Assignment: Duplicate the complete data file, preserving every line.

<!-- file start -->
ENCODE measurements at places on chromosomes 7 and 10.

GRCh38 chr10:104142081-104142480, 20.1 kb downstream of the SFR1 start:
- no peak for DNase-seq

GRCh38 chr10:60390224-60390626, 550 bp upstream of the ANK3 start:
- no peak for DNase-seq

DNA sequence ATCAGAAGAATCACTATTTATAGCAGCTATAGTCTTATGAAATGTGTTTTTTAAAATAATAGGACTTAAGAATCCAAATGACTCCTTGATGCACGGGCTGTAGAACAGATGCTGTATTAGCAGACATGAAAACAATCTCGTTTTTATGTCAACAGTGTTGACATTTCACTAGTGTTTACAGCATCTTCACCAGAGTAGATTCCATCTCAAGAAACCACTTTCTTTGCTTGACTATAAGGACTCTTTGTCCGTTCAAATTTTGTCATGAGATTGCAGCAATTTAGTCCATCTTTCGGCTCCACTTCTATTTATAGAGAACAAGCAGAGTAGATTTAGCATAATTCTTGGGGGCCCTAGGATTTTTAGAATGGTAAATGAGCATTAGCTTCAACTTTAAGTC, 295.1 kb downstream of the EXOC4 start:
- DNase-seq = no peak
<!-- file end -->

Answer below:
ENCODE measurements at places on chromosomes 7 and 10.

GRCh38 chr10:104142081-104142480, 20.1 kb downstream of the SFR1 start:
- no peak for DNase-seq

GRCh38 chr10:60390224-60390626, 550 bp upstream of the ANK3 start:
- no peak for DNase-seq

DNA sequence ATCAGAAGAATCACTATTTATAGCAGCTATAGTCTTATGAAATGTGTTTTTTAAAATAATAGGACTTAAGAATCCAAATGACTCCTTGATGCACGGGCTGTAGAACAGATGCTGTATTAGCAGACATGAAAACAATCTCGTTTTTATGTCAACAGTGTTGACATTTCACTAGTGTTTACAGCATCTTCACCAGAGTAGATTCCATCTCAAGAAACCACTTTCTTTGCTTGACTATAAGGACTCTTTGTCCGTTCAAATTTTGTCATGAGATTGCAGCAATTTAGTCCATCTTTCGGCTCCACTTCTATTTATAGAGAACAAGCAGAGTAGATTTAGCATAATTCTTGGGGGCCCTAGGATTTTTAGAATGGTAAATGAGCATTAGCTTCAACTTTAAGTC, 295.1 kb downstream of the EXOC4 start:
- DNase-seq = no peak